Economic experts: Vietnam has little room for fiscal and monetary policy

VOV.VN - The nation only has limited room for fiscal and monetary policy, therefore requiring it to remain cautious when adopting a loosening monetary policy in terms of scale and duration, especially once economic activities return to normal.

This is the recommendation put forward by various experts during a seminar held on March 31 in Hanoi to discuss the Vietnamese economy in 2020 and prospects for the year ahead, with a specific focus on responding to and overcoming the impact of the novel coronavirus (COVID-19) pandemic.

The COVID-19 pandemic has had a strong impact on the entire economy since its initial outbreak in January, 2020, serving to pose a range of unprecedented challenges and great difficulties to the national economy. Due to this, economic growth last year stood at 2.91%, the lowest level in roughly two decades.

Despite these issues, the Vietnamese economy is still widely regarded as a bright spot in the context of both the global and regional economy suffering negative growth. Indeed, the nation belongs to the group of countries that recorded the highest growth in the world.

According to a group of experts from the National Economics University (NEU), this year's economic growth target of 6.5% in line with the Government's plan is very difficult amid unpredictable developments relating to the COVID-19 pandemic.

As of late February, the pandemic had yet to be fully contained in the country, with many localities continuing to impose social distancing measures, whilst a range of socio-economic activities had yet to return to normal.

Due to these factors, experts recommended the nation persevere with its long-term reforms as it strives to improve the foundation of its macro-economy, in addition to the current short-term policies which attempt to mitigate the damage caused by COVID-19.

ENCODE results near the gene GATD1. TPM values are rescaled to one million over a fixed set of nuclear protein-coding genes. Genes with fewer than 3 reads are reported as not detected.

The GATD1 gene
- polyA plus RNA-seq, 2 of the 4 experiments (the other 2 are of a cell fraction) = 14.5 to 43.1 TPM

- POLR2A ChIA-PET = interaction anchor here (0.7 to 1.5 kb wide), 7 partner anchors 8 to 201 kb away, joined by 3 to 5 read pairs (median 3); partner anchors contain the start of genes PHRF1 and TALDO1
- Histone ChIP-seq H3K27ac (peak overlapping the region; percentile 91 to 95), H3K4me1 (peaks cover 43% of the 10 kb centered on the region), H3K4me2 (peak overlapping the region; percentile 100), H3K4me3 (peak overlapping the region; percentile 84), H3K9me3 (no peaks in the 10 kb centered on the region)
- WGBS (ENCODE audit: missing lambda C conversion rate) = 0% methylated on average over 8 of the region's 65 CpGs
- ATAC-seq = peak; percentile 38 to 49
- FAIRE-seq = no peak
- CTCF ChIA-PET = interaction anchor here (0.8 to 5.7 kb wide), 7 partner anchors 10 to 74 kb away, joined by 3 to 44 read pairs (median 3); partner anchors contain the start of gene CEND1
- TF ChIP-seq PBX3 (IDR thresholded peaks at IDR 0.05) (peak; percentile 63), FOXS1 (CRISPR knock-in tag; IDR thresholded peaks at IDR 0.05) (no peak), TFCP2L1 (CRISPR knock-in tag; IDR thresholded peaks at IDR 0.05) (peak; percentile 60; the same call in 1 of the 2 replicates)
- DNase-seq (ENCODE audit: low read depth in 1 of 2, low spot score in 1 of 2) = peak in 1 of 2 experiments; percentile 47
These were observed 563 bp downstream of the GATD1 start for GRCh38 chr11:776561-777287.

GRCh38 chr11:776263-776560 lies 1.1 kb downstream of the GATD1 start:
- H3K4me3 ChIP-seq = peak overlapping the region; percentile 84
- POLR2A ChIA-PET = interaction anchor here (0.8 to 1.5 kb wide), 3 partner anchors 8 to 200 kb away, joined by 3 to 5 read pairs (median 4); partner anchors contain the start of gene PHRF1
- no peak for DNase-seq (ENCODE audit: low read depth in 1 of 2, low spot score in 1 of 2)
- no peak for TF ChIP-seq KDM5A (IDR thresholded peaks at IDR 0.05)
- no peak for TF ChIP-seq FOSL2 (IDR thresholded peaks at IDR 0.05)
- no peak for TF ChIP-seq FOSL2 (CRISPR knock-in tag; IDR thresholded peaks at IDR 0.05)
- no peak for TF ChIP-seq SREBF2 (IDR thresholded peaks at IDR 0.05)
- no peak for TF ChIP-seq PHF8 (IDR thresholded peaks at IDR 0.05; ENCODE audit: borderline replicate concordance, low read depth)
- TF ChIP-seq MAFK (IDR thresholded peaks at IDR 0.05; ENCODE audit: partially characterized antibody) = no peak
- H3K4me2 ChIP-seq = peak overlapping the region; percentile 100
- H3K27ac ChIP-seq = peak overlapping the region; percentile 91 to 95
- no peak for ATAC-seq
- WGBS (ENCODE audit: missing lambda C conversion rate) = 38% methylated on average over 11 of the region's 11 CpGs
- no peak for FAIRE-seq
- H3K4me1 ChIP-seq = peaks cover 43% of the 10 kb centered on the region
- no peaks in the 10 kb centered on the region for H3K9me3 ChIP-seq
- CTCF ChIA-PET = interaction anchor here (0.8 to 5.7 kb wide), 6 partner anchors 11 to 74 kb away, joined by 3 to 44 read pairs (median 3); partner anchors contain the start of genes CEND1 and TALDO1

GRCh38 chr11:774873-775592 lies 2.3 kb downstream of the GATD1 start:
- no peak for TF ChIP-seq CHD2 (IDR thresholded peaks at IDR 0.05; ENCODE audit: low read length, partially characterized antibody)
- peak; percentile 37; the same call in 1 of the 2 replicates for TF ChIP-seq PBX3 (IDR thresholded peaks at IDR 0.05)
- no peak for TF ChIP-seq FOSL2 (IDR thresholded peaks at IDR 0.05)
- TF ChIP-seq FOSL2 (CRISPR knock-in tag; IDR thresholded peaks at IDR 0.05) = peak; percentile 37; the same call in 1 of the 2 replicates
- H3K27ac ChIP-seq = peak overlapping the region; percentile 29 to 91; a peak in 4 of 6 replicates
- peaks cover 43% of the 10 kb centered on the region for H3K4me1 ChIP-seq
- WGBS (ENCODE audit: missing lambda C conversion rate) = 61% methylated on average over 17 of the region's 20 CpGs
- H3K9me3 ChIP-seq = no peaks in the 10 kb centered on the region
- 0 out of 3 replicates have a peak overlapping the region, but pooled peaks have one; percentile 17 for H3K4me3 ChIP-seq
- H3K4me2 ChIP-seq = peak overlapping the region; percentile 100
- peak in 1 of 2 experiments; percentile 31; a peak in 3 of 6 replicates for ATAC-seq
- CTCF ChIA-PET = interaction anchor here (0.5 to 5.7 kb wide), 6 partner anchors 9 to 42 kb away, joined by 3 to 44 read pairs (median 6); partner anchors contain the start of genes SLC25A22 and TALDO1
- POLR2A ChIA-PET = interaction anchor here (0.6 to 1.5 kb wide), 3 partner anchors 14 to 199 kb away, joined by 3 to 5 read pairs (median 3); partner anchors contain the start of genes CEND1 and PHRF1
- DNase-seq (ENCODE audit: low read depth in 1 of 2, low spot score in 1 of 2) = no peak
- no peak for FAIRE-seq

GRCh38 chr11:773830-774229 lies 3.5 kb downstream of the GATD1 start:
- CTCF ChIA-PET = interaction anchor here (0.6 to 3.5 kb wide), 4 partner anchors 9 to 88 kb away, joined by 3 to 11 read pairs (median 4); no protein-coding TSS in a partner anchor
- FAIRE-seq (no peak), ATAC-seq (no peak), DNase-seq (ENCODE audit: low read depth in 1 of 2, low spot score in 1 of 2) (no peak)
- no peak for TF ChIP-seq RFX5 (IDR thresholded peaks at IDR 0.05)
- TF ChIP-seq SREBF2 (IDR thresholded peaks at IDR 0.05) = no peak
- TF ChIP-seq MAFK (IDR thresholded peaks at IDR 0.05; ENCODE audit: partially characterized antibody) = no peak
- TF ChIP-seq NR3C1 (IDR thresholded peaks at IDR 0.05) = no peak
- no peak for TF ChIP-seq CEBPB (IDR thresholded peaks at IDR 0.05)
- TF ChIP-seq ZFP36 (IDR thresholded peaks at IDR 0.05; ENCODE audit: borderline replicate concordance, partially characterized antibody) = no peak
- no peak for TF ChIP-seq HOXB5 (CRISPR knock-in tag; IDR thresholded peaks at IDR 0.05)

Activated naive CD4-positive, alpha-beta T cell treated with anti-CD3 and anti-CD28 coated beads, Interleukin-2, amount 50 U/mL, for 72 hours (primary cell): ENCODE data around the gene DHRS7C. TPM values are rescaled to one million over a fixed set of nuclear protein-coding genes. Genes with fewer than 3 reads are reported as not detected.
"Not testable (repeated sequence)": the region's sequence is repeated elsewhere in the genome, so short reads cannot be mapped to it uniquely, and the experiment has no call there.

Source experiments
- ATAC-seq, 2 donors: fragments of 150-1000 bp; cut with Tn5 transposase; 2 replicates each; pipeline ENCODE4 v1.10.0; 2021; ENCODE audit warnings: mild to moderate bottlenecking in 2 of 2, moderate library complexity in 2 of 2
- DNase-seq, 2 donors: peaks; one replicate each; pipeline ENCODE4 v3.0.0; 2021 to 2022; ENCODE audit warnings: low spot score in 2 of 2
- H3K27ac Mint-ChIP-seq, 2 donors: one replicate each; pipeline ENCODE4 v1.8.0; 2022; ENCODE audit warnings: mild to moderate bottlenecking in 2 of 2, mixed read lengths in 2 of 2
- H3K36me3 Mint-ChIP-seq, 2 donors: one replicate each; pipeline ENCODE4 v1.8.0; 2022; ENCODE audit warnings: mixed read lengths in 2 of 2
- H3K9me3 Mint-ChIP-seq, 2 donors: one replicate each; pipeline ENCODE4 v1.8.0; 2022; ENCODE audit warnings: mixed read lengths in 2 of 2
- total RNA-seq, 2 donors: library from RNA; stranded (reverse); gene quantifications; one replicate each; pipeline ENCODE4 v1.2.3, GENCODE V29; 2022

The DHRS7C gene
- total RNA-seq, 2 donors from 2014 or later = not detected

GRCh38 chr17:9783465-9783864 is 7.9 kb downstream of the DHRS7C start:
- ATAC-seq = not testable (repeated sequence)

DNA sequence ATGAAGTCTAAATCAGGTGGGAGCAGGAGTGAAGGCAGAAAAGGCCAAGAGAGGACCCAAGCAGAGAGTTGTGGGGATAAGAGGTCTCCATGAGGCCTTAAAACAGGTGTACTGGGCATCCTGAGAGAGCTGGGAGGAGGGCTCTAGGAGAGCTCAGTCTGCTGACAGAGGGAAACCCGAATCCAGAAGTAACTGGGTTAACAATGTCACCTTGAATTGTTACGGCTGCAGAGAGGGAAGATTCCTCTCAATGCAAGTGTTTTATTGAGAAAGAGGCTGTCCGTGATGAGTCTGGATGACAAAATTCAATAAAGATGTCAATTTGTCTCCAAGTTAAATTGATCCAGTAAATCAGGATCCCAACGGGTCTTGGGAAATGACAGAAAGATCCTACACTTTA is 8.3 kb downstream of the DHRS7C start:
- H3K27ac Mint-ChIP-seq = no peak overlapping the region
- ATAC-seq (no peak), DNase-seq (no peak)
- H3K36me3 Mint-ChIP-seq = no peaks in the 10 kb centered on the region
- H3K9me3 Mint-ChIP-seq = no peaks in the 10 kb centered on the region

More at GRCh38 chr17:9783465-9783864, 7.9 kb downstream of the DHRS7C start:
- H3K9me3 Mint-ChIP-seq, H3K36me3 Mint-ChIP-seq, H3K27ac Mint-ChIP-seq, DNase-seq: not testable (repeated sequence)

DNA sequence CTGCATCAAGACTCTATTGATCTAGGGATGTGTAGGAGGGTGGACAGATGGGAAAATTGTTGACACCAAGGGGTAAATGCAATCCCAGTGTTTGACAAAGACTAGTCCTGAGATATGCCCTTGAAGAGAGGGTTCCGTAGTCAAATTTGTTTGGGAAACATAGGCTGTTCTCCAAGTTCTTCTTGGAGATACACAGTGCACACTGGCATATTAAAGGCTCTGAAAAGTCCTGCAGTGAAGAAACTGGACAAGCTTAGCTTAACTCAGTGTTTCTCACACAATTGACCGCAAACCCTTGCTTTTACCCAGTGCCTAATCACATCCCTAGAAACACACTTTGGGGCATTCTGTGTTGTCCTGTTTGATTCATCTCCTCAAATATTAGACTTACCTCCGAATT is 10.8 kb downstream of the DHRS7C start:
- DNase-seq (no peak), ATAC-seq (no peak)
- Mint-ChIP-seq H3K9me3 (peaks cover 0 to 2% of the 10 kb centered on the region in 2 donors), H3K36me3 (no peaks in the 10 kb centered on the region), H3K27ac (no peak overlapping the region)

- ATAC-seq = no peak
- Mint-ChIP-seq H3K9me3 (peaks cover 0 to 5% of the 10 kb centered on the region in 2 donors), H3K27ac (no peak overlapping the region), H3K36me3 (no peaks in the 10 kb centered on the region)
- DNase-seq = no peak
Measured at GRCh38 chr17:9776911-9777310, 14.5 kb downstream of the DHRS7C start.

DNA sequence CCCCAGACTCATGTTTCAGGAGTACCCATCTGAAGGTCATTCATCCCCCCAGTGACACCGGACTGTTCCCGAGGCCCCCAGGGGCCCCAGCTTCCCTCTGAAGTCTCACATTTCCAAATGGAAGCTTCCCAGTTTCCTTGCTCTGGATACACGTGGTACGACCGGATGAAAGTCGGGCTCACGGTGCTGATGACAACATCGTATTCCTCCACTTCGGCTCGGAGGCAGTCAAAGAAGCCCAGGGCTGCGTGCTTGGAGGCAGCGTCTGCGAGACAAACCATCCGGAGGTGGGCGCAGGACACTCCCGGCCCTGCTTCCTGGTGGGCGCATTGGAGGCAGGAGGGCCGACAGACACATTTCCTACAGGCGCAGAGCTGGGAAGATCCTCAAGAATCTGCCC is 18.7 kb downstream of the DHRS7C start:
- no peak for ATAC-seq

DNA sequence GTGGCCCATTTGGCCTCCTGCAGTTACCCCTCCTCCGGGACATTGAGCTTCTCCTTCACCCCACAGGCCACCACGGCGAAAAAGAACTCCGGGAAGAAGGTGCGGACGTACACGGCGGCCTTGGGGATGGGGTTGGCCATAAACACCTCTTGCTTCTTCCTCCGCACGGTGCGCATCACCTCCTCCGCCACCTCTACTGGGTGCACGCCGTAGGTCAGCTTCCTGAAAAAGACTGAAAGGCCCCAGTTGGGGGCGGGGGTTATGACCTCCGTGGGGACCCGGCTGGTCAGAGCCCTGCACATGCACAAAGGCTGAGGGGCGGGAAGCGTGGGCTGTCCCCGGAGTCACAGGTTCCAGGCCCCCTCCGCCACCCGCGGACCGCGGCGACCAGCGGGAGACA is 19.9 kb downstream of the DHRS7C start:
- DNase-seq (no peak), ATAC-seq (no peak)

Jacques Morisset, lead economist and program leader for Vietnam of the World Bank, said the nation has so far brought the COVID-19 pandemic under control, thereby turning it into opportunities moving forward.

The country has also increased its presence in the global trade as it pushes for faster digital transformation and has better pursued green technologies, among other things.
Despite these positives, Morisset notes that the pandemic has caused new risks of damage for the nation.

Ass. Prof. Dr. To Trung Thanh from the National Economics University (NEU) said that the driving force for economic growth in the year ahead will continue to come from the foreign economic sector.

Most notably, production and exports of the FDI sector typically play an important role in economic growth as domestic production continues to face numerous difficulties, with service industries striving to grasp high-growth opportunities due to the COVID-19 pandemic. However, the growth rate of the foreign economic sector is heavily dependent on external shocks and the uncertain resilience of the world economy, Dr. Thanh said.

Ass. Prof. Dr. Pham The Anh from the NEU also stated that the ratio of Vietnamese money supply to GDP has been very high in recent times, with cash flow failing to go into the production sector, but has instead been greatly focused on the non-manufacturing sector, especially the gold, securities, and real estate market. This has therefore stifled local economic growth. As a means of ensuring economic growth in the long term, it remains important to mobilise resources from citizens and maintain a stable macroeconomic environment.